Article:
News & Notes: Hayden Hurst Is Back in Top Form, Ready to Emerge


About a year ago, Hayden Hurst was high-stepping his way into the end zone in a joint practice against the Los Angeles Rams. The first-round pick looked like he was on his way to a big rookie year.

Then, a few weeks later, Hurst injured his foot and went under the knife. The injury derailed Hurst's rookie season, in which he played in 12 games and made just 13 catches for 163 yards and one touchdown.

Fast forward, and Hurst says he's back to that top form physically and ready to have a breakout sophomore season because of improvements in the mental side of the game.

"I feel a lot better than where I was at last year," Hurst said. "My head was spinning a little bit last year, but everything is starting to slow down."

Hurst made two big plays in Thursday's practice, coming down with a juggling sideline catch and then a long touchdown on a busted coverage. Both highlighted, once again, what Hurst can offer with his unique blend of size and speed.

Ravens fans didn't get much of a taste last season because Hurst sat out the first four games and by the time he returned, Mark Andrews was gobbling up much of the snaps and quarterback looks.

But this year, even though Andrews could be even more featured in Baltimore's attack, Hurst will also see a lot more opportunities come his way. He says the biggest thing is understanding the playbook so coaches have the confidence to throw him into games.

"I feel like I'm making a lot of plays out there. I'm catching every ball that comes my way. I just go out there and do my job. I know what I'm capable of on a football field," Hurst said.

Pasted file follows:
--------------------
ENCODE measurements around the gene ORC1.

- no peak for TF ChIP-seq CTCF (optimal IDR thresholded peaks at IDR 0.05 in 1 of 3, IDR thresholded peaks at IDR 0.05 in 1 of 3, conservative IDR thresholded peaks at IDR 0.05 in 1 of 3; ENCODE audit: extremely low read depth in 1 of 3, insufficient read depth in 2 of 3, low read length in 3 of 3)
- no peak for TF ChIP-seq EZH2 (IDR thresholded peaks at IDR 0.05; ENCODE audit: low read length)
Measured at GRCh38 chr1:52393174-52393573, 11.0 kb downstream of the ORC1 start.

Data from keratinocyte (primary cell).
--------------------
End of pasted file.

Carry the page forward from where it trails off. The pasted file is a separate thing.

"I know when you get injured, you kind of get put by the wayside, and I totally get that. You're out of sight, you're out of mind. But preseason last year I was doing some pretty good things, and I'm starting to do that this year. I'm just going to stay on the field and do what I do."

The South Carolina product is 17 pounds heavier than he was last season, putting him at 264 pounds, but he doesn't feel he's lost any of his speed. He also feels like he's moving people better at the point of attack as a blocker.

Veteran Pass Rushers Are Starting to Stand Out

Much of the pundits' concern about the Ravens' defense centers on the pass rush, but the two veterans Baltimore signed later in the offseason – Pernell McPhee and Shane Ray – are impressing in training camp.

Pernell McPhee caught Owner Steve Bisciotti's attention at Saturday's practice at M&T Bank Stadium. Standing next to Head Coach John Harbaugh, Bisciotti noted how good McPhee looked on a rush off the left side.

"People talk about, 'He's getting older,' and, 'He can't move.' He can move. He can run," Harbaugh said. "He looked really explosive. He looks good to me."

"He's the old guard, or the 'OG,' as the players say it, and you can see that power and that old Raven rough, tough mentality," Defensive Coordinator Wink Martindale added the next day. "He'll help bring that along with that group. We're excited about our potential pass-rushing."

Ray missed the first day of training camp practice, but he was ready to go the next day and has looked fast off the edge. On Thursday, Harbaugh agreed with a reporter's assessment that Ray looks more comfortable now.

"I feel like Shane is starting to get a feel for the defense and starting to get his legs under him a little more, and he looks good," Harbaugh said.

If McPhee and Ray can get back to producing at the level they were at a couple years ago, it will greatly help the Ravens' pass rush stay at a high level. McPhee posted 14 sacks with the Chicago Bears from 2015-2017 and Ray had eight sacks with the Denver Broncos in 2016.

Justice Hill's Pass Protection Is Impressing Harbaugh

Everyone knew rookie running back Justice Hill was fast. So when he was difficult for Ravens linebackers to keep up with in one-on-one coverage drills Thursday, it wasn't a surprise.

But what will help Hill see more time on the field is if he can be trusted in pass protection, and that's what Harbaugh has noticed about the fourth-round pick, who stands in at 5-foot-10, 200 pounds.

"The thing I've been impressed with, when the pads have been on, he's looked solid in pass protection, which for a little bit of a smaller back is something you always concern yourself with," Harbaugh said.

Harbaugh said he'll have a better feel for the growth of the Ravens' young running backs once the team practices and plays against other teams, such as the Jacksonville Jaguars beginning next week.

Check out the on-field action from Day 6 at Ravens training camp.

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